“In the past year, I have dove fully into eHipp,” said Harmon. “I have read books and articles, interviewed physicians, nurses, and medical students, attended classes and conferences, job shadowed venture capitalists, and met with recognized leaders and thinkers of medical innovation. Through this process, I have felt like it was up to me to find a place where this software could work and succeed. You will see from the business plan that I believe I have done that.” 

Randy M. Ataide, the EEP advisor and PLNU professor of entrepreneurship said, “Each year presents a different variety of projects and entrepreneurial interests, and this year was no exception. What stands out in this year’s program was the dedication of most of the entrepreneurs to maximize the opportunity to be mentored.”  

The FSB announced Harmon’s award at a banquet attended by approximately 85 entrepreneurs, mentors, students, and supporters on Wednesday evening, April 27, 2011. 

Harmon earned a total of $3,000 in funding from the EEP Endowment towards supporting his entrepreneurial endeavors, and was mentored by Stephen Thesing, Robert Harp and Bart Grunau, all experienced EEP mentors.

Other honorees included brothers Derek Jackson, a senior double major at PLNU in business administration and music, joined by his brother Marcus Jackson, a PLNU business administration alumni from 2007, for their project Forte Gigs, a musician promotion and management company for student musicians, who earned an additional $1,500 from the EEP Endowment as well as winning the Dave and Dorothy Latter Free Enterprise Award. PLNU MBA John Cosby earned $1,500 from the endowment as well as nabbing the Social Entrepreneur Award of another $200 for his project,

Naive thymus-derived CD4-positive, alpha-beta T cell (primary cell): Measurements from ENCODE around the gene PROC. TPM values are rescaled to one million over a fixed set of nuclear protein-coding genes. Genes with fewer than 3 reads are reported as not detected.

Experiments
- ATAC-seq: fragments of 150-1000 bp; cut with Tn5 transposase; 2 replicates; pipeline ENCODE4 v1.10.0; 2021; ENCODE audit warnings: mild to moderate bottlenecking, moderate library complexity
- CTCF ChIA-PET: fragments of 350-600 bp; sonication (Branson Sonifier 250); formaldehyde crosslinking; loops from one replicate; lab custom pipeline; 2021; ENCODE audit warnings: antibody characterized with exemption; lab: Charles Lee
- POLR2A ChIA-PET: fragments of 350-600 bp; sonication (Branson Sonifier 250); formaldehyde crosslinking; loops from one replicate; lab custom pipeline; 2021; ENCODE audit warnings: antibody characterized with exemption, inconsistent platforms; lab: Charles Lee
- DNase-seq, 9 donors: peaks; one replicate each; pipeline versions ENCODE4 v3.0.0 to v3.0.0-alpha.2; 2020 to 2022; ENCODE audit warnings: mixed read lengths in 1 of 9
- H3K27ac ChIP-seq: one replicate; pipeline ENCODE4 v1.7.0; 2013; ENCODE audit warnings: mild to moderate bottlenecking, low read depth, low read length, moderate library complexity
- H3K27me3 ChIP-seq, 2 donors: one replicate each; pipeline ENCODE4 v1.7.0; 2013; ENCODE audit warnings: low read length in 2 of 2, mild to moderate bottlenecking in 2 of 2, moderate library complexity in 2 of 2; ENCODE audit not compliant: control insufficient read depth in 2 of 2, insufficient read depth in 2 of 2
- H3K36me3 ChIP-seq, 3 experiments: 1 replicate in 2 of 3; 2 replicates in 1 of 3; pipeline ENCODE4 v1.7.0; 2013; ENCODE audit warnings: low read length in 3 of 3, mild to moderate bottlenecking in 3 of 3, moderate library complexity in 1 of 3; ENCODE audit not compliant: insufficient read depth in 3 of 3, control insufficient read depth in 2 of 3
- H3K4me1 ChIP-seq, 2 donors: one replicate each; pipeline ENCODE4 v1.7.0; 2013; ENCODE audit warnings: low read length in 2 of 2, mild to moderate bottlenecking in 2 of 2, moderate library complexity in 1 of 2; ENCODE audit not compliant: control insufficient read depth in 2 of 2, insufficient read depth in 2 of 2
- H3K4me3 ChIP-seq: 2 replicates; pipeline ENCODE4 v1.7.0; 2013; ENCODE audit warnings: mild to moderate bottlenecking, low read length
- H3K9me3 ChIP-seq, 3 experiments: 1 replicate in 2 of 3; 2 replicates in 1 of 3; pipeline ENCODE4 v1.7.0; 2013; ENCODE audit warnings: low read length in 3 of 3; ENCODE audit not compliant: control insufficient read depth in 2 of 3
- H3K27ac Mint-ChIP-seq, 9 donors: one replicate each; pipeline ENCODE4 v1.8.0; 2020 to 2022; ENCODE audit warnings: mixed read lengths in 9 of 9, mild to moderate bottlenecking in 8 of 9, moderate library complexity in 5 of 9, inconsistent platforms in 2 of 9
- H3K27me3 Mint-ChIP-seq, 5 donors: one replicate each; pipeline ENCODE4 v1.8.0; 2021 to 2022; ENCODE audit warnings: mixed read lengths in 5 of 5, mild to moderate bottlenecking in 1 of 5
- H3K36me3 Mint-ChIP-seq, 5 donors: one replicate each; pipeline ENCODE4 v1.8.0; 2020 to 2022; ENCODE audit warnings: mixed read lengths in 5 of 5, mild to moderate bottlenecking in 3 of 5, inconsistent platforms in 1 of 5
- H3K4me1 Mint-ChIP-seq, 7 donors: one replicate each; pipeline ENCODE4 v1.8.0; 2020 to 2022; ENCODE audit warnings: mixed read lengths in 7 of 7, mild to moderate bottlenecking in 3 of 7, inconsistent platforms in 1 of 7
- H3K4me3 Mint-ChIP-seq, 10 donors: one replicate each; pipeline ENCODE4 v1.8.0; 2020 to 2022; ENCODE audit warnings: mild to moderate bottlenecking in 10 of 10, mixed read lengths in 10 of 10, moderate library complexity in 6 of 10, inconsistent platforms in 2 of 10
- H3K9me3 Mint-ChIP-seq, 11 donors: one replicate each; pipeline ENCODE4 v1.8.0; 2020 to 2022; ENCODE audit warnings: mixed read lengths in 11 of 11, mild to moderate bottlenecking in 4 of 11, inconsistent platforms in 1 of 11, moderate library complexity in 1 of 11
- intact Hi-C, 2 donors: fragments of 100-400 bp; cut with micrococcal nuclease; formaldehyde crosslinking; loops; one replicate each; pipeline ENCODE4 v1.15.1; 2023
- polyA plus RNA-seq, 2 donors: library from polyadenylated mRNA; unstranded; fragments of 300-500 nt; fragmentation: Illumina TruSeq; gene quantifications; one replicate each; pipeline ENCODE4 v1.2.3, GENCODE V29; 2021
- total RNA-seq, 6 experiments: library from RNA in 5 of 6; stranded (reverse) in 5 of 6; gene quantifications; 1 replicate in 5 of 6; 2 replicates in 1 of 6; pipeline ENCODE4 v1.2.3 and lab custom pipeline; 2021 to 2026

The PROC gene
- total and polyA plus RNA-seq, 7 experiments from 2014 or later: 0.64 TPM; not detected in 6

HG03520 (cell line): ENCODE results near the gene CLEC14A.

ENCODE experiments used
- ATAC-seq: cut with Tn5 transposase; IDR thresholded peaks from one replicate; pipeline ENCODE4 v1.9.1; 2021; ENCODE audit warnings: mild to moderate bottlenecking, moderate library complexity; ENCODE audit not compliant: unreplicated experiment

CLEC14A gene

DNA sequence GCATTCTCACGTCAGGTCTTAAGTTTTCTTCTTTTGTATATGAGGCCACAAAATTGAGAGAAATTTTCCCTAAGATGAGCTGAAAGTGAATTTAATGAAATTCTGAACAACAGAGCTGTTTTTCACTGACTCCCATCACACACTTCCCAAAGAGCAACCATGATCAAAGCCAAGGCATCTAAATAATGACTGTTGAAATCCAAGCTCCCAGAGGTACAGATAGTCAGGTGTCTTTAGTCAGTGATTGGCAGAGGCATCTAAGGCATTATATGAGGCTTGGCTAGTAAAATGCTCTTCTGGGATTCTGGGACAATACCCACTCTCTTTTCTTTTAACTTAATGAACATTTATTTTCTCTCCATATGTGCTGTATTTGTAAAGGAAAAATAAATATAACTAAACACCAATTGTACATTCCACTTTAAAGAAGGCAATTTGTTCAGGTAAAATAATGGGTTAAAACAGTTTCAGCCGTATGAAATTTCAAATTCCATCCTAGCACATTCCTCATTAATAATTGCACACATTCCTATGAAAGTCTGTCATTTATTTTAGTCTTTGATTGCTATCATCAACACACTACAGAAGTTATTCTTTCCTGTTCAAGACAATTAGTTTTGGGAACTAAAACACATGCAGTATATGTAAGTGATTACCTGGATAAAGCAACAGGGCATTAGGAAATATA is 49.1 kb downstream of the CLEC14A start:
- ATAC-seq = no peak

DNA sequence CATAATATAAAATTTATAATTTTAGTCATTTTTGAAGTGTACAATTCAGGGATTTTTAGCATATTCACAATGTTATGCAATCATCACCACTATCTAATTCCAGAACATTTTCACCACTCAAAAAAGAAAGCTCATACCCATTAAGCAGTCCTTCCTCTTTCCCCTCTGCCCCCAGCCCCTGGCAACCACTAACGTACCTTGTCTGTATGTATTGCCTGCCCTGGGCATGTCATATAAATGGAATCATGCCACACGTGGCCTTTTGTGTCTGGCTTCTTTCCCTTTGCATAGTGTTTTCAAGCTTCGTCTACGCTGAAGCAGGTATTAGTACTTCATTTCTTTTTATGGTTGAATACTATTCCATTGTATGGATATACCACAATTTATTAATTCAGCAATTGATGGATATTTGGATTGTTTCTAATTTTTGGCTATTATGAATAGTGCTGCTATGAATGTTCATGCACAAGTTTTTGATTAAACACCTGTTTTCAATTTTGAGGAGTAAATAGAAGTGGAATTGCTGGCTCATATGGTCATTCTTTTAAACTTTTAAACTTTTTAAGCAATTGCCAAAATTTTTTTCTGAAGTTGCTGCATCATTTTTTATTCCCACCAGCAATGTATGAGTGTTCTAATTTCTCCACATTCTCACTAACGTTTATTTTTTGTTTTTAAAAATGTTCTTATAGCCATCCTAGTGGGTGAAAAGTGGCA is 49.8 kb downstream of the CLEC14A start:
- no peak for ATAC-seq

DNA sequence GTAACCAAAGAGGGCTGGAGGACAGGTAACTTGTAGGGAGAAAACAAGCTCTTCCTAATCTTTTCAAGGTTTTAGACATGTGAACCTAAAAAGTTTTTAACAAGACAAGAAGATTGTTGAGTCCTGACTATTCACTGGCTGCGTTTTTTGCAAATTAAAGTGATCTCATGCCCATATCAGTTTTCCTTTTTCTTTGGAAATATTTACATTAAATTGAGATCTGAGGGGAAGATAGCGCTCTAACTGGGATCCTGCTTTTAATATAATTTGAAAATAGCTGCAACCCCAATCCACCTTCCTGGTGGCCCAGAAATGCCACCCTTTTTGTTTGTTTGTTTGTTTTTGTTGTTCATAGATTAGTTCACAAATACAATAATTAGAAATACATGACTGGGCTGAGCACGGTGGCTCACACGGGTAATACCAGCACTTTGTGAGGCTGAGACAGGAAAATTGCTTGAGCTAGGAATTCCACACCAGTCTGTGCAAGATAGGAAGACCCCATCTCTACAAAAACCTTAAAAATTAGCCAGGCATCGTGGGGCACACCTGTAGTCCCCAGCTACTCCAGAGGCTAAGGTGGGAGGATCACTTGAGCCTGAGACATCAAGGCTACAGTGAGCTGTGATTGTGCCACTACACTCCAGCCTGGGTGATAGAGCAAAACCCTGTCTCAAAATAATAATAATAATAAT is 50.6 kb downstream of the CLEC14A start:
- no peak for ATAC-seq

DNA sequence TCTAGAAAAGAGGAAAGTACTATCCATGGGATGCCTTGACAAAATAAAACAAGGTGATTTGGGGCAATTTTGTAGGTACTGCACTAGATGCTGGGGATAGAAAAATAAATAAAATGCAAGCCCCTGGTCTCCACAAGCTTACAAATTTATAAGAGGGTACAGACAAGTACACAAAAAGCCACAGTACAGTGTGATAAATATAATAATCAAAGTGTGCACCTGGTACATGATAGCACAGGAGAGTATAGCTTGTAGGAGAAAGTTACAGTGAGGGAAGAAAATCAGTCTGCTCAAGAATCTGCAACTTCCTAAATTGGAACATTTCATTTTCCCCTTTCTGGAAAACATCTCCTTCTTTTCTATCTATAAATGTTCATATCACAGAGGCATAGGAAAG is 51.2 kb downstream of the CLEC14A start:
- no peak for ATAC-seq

The other completed projects were by Carl Gardner, a 2010 business administration graduate, who created Gardner BioFuels and Reid Sund, a 2010 accounting graduate, who developed Care Connection. All participating projects that completed the EEP received $500 each, and additional projects were announced for the 2011-12 EEP.

Craig Van Hulzen, CEO of Van Hulzen Asset Management in Jackson, Ca., and a co-founder of the EEP and the EEP Endowment, stated “ While not a year of large numbers in the EEP, the quality of the completed plans is the best by far in the history of the EEP. It reflects the evolving nature of the EEP and the rising expectations of quality among the participants.” 

Fermanian Business & Economic Institute, PLNU

Wednesday is the 2010-2011 Entrepreneur Enrichment Program Banquet. The Entrepreneur Enrichment Program (EEP) seeks to encourage, stimulate, and nourish the entrepreneurial process in any full or part-time student and in all academic disciplines at PLNU by providing specific personal, business, and professional counsel for student-entrepreneurs' business plans from recognized industry leaders, entrepreneurs, and financiers.  

This year's participants displayed their ideas at the expo on October 6 in the School of Business.  Following the expo they each gave a three-minute pitch to the business review team who judged their projects.  The finalists have been announced and have been paired with mentors to assist the students in developing a solid business plan for their specific project.  Winners will be announced at the EEP Banquet.


Entrepreneur Enrichment Program (EEP) Banquet
Wednesday, April 27, 2011 • 5:30 - 8 p.m.
Fermanian School of Business & Conference Center

Email Courtney Hamad to reserve your spot at